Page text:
Canada should attract—not repel—top talent including CEOs
Along with the perennial New Year’s resolutions, January also typically features a swat of commentaries decrying CEO pay and demands for new regulations and taxes. Unfortunately these cries for ever-larger government interventions on entrepreneurs and businesses miss the bigger picture and risk harming the Canadian economy.
There’s no doubt that the compensation of Canada’s top CEOs has reached unparalleled heights. According to the Globe and Mail’s annual survey of Canada’s top 1,000 CEOs, the average compensation for the top 100 CEOs in 2016 was $9.6 million. This means the ratio of the top CEOs compensation relative to an average worker ($49,738) was 194 to 1, which is startling.
This finding, which echoes previous analyses, will surely prompt calls for higher taxes and new, large-scale regulations limiting what firms and entrepreneurs can pay executives. But, inconveniently for those calling for such interventions, the story is much more complicated.
Let’s first extend the analysis of CEO compensation. If, for example, we examine the next 100 CEOs—those ranked from 101 to 200—the average compensation falls to $3.4 million, which results in a CEO-to-worker compensation ratio of 68 to 1. There’s still a marked gap but it’s substantially smaller compared to the results for the top 100 CEOs.
If the entirety of the survey of CEOs are included, the average CEO compensation falls to $2.1 million, a decline of 78.4 per cent compared to the top 100 CEOs. And the ratio of CEO-to-worker pay falls from 194-to-1 when only the top 100 CEOs are examined to 42-to-1. The reality is that the marked compensation for CEOs, whether measured in pure dollars or as a ratio to average workers, only exists for the very top CEOs who manage the country’s largest, and in most cases, most successful companies.
But does the story end with corporate Canada?
Here’s where the calls for new taxes and regulations fall flat. The top talent across most sectors of the global economy has enjoyed substantial increases in compensation in recent decades. Taylor Swift, for example, was the top musician in 2016 earning US$179.0 million while Dwayne “The Rock” Johnson was the top actor (US$64.5 million). The top earners in sports, entertainment and music, to name just a few sectors outside commerce, all earned compensation more than comparable with the earnings of top CEOs.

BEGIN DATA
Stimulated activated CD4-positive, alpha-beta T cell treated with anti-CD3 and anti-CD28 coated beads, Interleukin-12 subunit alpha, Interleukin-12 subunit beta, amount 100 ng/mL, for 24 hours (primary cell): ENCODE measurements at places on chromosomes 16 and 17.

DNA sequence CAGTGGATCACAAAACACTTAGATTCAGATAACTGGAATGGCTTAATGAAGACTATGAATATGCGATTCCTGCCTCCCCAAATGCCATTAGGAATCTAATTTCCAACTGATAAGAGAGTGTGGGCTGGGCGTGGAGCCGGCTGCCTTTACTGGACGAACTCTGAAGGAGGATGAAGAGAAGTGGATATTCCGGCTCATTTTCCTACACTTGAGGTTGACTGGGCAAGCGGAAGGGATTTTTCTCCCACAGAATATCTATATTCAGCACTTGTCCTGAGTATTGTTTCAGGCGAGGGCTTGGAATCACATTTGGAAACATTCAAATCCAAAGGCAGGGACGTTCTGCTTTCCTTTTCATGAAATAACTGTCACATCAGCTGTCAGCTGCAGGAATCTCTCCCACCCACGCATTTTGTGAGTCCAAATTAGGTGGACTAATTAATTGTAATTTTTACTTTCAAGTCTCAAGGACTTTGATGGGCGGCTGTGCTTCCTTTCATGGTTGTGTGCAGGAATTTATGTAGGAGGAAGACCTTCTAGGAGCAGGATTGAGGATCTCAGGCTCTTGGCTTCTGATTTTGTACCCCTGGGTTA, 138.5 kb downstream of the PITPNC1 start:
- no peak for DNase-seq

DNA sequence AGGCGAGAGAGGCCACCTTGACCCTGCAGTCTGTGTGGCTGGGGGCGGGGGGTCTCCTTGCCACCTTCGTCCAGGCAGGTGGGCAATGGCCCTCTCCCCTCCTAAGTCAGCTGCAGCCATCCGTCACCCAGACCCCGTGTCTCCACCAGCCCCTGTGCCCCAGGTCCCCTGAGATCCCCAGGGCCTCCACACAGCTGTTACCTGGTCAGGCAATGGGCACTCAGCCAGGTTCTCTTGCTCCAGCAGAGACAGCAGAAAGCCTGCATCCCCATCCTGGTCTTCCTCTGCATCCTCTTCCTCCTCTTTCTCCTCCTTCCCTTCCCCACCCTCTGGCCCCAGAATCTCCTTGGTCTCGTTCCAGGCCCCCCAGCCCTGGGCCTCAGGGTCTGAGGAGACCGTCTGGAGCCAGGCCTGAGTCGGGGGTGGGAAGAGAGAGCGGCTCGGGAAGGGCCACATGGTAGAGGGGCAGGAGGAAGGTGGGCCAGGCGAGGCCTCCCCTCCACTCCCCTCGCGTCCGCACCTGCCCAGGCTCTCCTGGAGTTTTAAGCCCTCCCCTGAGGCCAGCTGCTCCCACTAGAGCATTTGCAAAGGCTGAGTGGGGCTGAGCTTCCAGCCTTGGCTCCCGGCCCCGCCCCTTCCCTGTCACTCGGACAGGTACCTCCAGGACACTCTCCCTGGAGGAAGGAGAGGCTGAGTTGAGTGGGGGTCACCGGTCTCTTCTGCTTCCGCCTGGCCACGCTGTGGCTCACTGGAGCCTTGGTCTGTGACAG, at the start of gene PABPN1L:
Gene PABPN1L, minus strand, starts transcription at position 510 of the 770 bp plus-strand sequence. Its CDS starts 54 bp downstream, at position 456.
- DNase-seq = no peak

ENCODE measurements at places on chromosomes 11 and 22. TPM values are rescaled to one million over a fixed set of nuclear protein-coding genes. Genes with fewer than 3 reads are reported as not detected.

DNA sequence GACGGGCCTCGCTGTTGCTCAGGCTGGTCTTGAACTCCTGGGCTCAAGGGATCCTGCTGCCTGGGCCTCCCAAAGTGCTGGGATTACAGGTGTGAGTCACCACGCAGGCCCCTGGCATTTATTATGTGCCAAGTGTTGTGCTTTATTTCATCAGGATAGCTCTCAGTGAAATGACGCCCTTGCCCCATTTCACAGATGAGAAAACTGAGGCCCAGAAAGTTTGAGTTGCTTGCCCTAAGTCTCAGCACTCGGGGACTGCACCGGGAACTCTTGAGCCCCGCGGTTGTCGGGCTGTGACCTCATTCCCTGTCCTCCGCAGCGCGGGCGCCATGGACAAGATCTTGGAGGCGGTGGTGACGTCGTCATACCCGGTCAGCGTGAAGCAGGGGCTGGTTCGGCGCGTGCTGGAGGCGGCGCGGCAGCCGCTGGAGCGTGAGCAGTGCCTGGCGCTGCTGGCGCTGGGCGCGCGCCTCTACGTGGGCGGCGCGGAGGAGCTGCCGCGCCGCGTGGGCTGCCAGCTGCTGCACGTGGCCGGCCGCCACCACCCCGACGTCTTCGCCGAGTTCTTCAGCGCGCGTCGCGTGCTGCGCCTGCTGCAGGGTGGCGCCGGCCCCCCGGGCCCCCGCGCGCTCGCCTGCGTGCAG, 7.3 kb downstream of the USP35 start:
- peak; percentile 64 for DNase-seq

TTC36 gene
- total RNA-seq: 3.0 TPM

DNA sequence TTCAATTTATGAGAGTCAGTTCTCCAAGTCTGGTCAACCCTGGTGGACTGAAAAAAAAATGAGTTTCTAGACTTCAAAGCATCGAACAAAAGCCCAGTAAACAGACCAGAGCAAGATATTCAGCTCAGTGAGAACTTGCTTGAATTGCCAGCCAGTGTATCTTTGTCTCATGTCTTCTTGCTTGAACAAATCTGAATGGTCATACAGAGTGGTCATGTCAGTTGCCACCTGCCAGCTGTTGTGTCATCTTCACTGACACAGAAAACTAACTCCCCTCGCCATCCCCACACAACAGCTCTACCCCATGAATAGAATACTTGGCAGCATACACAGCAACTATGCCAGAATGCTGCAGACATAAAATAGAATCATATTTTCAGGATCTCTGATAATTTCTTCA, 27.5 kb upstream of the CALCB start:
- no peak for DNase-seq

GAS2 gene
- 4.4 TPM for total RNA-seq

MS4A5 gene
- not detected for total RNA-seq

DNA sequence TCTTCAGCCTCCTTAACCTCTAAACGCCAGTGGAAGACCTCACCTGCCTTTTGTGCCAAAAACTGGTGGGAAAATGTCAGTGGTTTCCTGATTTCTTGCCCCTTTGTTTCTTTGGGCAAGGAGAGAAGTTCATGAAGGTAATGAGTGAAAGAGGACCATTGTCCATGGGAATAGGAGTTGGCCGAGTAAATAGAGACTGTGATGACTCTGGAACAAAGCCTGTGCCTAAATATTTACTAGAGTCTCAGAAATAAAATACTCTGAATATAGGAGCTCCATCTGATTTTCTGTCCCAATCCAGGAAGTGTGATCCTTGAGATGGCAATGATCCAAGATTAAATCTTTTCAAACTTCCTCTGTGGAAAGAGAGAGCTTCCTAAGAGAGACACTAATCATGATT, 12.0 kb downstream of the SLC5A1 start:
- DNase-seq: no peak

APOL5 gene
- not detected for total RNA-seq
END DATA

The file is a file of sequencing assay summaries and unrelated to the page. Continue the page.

Clearly, top talent is earning higher compensation across the economy.
Research provides two principal explanations. First, the market has expanded through both freer trade and, more importantly, technological advances. The market for Taylor Swift’s music, Dwayne Johnson’s movies, or the products of many of Canada’s largest firms, are no longer a single country, or even North America, but rather the global market. Simply put, the larger market increases the value of top talent.
The second explanation, which is linked to the first, is that the aptitude and skills of top talent is not easily substituted by lesser talent. In other words, top talent, whether it’s in business, entertainment, sports, etc., is not easily replaced by the next best available person. In other words, it’s just not that easy to replace Sidney Crosby, Steve Jobs or Taylor Swift.
A third factor to consider, which is subtly included in this research, is that top talent is incredibly mobile.
It’s not at all clear how an individual firm, or the jurisdiction where it’s located, is made better off by introducing new punitive taxes and/or additional regulations limiting compensation when top talent is highly mobile and difficult to replace.
Indeed, there’s a strong argument to be made that lower taxes and more flexible regulations are needed to attract more, not less, of the globe’s top talent to Canada.
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